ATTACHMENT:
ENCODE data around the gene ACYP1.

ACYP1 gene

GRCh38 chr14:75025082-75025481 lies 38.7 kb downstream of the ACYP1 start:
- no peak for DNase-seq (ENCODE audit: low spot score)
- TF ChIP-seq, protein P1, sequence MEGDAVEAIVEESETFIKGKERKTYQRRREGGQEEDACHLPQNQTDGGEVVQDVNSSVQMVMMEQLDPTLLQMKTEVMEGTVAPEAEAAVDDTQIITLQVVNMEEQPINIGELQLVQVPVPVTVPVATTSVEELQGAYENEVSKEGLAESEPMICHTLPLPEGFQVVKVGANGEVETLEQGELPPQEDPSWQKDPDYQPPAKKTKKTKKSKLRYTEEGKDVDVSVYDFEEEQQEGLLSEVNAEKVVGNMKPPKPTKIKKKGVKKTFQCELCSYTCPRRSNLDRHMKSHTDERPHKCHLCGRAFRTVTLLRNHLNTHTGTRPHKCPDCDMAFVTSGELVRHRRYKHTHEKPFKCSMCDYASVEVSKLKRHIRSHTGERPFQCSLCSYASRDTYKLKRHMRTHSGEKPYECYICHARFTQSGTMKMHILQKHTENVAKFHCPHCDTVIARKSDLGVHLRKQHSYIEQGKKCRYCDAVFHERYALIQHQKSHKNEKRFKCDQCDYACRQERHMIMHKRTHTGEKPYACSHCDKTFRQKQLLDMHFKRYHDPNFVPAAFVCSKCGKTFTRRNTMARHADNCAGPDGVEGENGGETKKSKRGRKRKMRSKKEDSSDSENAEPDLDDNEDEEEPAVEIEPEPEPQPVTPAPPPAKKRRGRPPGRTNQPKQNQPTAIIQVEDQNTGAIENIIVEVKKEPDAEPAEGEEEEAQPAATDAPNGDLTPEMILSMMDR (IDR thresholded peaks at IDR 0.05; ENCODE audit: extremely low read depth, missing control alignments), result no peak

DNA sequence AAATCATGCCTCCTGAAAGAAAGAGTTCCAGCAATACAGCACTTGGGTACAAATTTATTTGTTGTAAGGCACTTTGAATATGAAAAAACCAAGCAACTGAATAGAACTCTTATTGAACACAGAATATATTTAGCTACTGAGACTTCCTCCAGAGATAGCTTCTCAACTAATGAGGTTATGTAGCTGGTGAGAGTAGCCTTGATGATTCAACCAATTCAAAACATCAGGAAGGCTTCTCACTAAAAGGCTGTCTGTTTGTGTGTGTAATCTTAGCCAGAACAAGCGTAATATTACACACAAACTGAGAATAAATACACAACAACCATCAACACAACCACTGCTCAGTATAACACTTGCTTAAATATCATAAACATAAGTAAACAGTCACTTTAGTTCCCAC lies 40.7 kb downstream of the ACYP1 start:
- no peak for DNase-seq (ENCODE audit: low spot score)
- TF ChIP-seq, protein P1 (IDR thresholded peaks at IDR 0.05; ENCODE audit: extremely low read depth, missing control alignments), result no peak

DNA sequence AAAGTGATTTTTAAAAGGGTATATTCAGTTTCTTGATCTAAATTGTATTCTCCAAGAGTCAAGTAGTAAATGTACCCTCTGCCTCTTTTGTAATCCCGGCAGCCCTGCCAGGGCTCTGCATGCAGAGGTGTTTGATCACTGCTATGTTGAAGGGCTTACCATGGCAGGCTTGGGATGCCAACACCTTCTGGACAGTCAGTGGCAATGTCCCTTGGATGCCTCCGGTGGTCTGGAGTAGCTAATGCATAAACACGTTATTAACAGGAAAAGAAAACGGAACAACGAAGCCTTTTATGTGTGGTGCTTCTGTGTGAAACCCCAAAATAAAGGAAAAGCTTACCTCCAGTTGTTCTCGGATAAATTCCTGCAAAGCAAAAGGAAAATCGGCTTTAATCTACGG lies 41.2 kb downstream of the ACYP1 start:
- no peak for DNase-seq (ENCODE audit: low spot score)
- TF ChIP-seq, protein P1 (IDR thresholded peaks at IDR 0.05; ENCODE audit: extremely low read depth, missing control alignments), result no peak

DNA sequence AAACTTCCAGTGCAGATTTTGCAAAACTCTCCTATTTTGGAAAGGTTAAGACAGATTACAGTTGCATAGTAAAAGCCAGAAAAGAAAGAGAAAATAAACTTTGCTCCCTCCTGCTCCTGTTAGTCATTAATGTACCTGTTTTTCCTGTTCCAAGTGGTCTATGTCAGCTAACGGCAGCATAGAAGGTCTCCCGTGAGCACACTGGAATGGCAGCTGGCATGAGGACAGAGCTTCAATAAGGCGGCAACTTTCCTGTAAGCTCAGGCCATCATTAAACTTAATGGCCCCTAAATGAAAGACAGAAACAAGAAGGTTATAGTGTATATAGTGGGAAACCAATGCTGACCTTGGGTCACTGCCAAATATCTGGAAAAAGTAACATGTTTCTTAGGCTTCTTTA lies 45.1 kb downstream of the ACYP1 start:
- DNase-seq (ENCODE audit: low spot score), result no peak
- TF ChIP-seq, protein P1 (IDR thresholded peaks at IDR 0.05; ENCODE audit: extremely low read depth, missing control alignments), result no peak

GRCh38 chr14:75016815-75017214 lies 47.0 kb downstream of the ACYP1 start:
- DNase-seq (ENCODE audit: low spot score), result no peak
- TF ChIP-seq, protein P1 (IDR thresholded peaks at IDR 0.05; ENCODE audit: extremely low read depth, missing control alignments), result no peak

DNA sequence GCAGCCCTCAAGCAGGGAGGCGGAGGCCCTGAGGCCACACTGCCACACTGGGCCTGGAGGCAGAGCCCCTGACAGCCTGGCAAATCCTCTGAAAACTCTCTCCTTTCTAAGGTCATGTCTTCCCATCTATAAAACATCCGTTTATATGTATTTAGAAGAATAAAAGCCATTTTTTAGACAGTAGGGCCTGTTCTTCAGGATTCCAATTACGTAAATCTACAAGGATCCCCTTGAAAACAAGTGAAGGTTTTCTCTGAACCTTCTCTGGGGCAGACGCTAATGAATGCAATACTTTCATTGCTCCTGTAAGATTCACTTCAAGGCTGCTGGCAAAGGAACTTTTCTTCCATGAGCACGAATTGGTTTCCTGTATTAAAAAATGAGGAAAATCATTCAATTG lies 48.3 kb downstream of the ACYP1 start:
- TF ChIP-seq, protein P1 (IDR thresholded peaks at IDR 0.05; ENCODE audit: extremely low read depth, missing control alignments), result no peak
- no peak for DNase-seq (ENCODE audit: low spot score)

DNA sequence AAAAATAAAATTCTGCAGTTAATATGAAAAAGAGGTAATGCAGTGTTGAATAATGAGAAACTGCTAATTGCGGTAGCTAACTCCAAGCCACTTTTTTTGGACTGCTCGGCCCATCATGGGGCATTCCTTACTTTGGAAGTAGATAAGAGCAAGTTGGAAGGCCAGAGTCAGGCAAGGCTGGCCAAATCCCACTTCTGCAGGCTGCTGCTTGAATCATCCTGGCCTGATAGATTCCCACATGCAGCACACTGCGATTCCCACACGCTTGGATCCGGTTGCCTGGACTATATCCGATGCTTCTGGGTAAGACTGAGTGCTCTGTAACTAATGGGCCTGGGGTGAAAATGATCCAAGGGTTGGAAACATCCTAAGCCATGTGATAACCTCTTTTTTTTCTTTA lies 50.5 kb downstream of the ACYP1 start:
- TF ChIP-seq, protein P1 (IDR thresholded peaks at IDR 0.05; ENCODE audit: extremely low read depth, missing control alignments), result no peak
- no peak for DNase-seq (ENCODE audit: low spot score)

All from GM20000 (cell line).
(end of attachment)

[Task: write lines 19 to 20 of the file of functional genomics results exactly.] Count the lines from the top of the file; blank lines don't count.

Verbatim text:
- TF ChIP-seq, protein P1 (IDR thresholded peaks at IDR 0.05; ENCODE audit: extremely low read depth, missing control alignments), result no peak
- no peak for DNase-seq (ENCODE audit: low spot score)